Just as my right to demonstrate in the street of a city is restricted by the right of my fellow to free passage in that same street, his right of passage in the street of a city is restricted by my right to hold a meeting or procession. The highways and streets were meant for walking and driving, but this is not their only purpose. They were also meant for processions, parades, funerals and such events (Quoted in Kretzmer 1984:66).

Parading and demonstrating were not therefore to be seen as something divorced or separate from the routines of daily social life, but were to be regarded as an integral part of them. Justice Barak asserted that granting a permit was not giving a favour but allowing someone to exercise a basic right. The judgement went on the make it clear that it was the duty of the police to enable people to exercise the right to demonstrate as much as it was their responsibility to facilitate other urban activities. The disruption caused by a demonstration was as much a factor of modern life as the disruption caused by traffic or by people shopping. It was the responsibility of the police to balance the competing demands on urban space.


As a result of another legal challenge to restrictions that the police had imposed on a demonstration (Levi v Southern District Police Commander, 1984), the Attorney General issued the Directives on the Matter of the Freedom to Demonstrate. These re-affirmed the state’s acceptance of the basic tight to demonstrate and clarified the nature and range of police powers to intercede in such cases (Heymann 1992:78-91).

The Directives state that the police should take into consideration concerns for public order, but noted that ‘mere apprehension that a demonstration might lead to participants rioting or to actual harm to public safety or public order is not in itself sufficient to deny a licence’. Instead they asserted that mote concrete evidence is required to justify such concerns, such as information of plans to violate public order or to incite violence, before the police can stop a demonstration.

The Directives also state that the police can not refuse a permit simply because of undue demands being made on police resources; nor because of disruption to urban routines that a demonstration might cause; nor because of an objection to the ideology of the demonstrators or the views that might be expressed. Furthermore, the Directives state that the police have a duty to protect people’s tight to demonstrate in the face of a hostile audience, regardless of the message that is being conveyed or of the demands that might be made on police resources.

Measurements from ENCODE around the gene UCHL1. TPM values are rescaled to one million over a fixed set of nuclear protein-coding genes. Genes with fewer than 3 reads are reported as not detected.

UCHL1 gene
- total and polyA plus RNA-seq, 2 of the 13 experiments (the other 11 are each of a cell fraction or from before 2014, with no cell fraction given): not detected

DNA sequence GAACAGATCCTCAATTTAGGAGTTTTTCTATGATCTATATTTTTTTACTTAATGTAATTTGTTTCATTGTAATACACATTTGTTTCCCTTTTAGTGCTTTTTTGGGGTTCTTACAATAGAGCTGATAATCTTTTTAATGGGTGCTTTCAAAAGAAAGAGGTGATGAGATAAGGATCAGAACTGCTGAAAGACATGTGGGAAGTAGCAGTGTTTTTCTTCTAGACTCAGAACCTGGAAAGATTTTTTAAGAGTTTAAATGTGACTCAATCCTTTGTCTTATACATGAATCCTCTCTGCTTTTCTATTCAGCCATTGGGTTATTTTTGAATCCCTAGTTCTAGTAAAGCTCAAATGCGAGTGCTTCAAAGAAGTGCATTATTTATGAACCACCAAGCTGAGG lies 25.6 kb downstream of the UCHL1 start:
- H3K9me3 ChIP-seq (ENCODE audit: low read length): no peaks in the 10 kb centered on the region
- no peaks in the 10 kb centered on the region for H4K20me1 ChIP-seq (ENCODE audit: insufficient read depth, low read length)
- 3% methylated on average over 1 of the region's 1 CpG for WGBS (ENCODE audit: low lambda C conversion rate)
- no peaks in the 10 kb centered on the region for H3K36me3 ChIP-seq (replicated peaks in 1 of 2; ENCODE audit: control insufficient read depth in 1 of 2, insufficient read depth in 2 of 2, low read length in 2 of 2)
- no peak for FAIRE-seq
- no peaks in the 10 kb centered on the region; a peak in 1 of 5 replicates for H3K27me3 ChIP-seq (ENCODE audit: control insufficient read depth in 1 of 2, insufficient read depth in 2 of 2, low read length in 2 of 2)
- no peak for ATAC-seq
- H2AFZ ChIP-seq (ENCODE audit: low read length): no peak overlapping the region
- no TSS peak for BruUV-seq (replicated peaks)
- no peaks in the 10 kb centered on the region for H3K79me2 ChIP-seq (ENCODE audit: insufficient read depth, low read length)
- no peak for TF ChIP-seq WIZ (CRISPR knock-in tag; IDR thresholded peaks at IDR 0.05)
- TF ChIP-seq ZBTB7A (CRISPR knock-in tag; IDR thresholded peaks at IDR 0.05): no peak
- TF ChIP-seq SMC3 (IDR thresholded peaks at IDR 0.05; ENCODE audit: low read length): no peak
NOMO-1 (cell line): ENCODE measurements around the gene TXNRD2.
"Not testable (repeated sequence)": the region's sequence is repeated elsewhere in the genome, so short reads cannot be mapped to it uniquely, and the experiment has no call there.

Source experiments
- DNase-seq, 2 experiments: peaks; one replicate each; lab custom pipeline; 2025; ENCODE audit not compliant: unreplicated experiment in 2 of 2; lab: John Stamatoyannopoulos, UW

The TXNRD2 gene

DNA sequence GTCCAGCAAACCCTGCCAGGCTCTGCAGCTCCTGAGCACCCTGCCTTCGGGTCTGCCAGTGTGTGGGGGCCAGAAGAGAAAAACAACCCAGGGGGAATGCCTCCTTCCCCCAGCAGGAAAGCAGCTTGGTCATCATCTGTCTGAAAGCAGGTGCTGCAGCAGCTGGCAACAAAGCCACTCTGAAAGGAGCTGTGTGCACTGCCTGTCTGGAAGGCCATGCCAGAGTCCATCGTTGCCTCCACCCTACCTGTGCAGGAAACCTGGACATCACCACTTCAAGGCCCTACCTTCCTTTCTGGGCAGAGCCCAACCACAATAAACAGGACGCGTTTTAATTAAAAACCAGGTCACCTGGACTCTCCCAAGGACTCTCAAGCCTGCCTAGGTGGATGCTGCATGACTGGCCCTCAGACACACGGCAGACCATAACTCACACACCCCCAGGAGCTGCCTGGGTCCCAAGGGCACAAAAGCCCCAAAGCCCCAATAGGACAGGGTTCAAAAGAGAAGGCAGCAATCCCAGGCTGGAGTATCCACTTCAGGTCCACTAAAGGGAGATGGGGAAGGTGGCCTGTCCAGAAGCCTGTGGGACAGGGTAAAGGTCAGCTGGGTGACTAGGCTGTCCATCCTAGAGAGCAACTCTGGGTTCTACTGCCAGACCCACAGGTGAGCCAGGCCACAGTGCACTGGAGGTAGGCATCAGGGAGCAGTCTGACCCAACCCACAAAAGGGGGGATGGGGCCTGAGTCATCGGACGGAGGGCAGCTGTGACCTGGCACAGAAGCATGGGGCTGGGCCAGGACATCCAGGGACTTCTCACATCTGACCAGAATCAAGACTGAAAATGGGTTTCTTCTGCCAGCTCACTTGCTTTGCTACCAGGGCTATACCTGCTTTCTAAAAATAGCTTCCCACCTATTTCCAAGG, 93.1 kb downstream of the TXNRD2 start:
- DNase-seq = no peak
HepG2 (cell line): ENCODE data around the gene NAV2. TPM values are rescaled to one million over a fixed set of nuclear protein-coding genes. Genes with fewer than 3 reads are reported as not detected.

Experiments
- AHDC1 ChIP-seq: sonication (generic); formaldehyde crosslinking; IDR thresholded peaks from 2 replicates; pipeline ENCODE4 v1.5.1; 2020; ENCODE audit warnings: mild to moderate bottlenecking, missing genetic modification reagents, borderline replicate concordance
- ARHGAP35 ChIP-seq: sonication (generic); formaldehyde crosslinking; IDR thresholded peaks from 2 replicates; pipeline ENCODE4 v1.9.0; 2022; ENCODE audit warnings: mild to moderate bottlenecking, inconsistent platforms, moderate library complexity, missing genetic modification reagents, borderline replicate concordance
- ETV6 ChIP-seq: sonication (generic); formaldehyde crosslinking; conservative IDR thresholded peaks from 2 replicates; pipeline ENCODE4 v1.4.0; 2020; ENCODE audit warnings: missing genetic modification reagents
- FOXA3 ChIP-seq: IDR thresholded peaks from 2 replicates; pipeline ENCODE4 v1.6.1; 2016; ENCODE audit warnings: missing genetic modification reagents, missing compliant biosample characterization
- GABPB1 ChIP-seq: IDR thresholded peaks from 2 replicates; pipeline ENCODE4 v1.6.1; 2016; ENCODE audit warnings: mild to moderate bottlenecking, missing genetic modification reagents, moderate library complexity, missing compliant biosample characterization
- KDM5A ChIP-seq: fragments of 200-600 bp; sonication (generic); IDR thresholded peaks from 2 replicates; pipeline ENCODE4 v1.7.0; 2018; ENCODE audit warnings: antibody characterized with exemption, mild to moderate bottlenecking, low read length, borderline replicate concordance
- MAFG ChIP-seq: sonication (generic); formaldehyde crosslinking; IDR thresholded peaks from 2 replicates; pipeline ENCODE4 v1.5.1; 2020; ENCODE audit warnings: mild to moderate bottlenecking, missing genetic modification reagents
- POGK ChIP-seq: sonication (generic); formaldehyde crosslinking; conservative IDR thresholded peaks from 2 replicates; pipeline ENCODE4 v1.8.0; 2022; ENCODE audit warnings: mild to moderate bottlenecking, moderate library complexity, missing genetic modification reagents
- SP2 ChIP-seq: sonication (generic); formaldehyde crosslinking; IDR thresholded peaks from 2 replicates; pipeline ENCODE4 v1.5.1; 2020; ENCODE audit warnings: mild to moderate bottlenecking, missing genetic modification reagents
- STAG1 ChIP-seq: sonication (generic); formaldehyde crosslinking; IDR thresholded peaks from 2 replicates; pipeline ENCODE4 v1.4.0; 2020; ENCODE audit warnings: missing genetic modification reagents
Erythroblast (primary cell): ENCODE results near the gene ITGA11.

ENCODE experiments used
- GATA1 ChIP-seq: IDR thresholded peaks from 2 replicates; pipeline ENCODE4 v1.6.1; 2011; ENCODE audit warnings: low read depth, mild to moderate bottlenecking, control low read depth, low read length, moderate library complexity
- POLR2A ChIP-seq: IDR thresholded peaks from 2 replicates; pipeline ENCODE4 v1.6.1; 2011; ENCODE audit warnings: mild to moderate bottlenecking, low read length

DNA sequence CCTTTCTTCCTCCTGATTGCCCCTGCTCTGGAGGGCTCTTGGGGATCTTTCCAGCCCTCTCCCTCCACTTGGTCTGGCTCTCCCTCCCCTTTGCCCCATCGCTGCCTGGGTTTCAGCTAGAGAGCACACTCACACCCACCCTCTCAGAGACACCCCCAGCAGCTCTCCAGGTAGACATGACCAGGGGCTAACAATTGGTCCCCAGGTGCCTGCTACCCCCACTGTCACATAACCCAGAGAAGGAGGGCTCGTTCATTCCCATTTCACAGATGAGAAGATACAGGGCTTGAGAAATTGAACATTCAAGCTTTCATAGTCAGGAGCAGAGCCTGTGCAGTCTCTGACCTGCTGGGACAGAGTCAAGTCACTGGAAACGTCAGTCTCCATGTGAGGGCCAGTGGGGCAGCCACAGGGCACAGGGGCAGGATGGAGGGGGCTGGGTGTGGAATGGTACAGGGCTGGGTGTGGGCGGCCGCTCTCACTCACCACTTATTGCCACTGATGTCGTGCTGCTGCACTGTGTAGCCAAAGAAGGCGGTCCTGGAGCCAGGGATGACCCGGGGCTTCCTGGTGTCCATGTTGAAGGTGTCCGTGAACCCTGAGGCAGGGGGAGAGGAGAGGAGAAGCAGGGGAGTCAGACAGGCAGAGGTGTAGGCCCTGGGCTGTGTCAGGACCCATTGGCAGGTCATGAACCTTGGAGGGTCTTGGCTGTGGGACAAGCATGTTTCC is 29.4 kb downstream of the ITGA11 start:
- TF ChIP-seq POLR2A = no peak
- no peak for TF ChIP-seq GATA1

Any assault directed at a demonstration by persons opposed to it, whether an assault based on political or social outlook, or an act of mere hooliganism, injures freedom of expression, which is one of the foundations of a democratic regime ... In so far as possible, the police must prevent such disturbances, and where they have occurred, must bring the suspects to trial (Heymann: 1992 85)

The right to demonstrate therefore extends to the right to protest at another demonstration, but it does not include the right to restrict other people’s rights by breaking up or blocking the route of a legal demonstration. In such cases the police are expected to protect the legal demonstration.

While the police must facilitate the freedom of expression, they can still impose a range of constraints on a legal demonstration in order to reoluce tension or if there is a fear of violence. Again there isa need to retain some degree of balance between protecting the right to freedom of expression and restricting that right if it might provoke or be designed to ptovoke violence. In such cases discretion is left with the police. The directives give the example of an assembly whose putpose is to demonstrate against religious values that could give fear of a breach of the peace if it was held in a ‘clearly religious neighbourhood’. In such cases the right to demonstrate is not without limits and the police can impose specific restrictions.


For instance, if the fear of the disturbance of the peace stems mainly from a specific placarol, the police can demand that the placard not be olseol. If the fear stems from holding the demonstration at a certain place, the police can olemand that the demonstrations move to a different place, as close as possible, in order to prevent the fear of disturbing the peace (Heymann 1992: 88).

While there is an opportunity to appeal the refusal of a permit, the imposition of restrictions based on concerns for public safety can be imposed at the time of the demonstration anol in tesponse to the actual conditions 01 the streets. Consequently when such decisions are made by the poliee there is no chance of an indepenolent review of their judgement.

However, one shoulol note that this directive focuses on those cases where the demonstration is deliberately provocative and likely to cause a disturbance, it oloes not mean that the police should necessarily restrict rights of assembly in response to a hostile audience. There is therefore a balance that needs to be maintained between demonstrations which aim to provoke a violent response, anol which can be eontrolled, and those in which the violent tesponse is disproportionate, and where the hostile audience should be controlled.

The types of constraint that can be imposed are similar to the testtictions that the American police can impose on the ‘time, place and manner’ in which a demonstration is held. The location or route can be restricted, banners or placarols can be subject to control, the numbers participating can be limited and the timing can be changed or tightly defined. These indicate that despite its importance for a democratic society, the right to freedom of assembly and expression is never unlimited. It is always in some way balanced by the rights

of other members of society and a need to acknowledge some responsibility to that wider society. One might therefore be expected to restrict (or have restricted) one’s rights in some circumstances. The problem is to decide when testtictions ate reasonable and when they are too great an infringement on one’s liberty.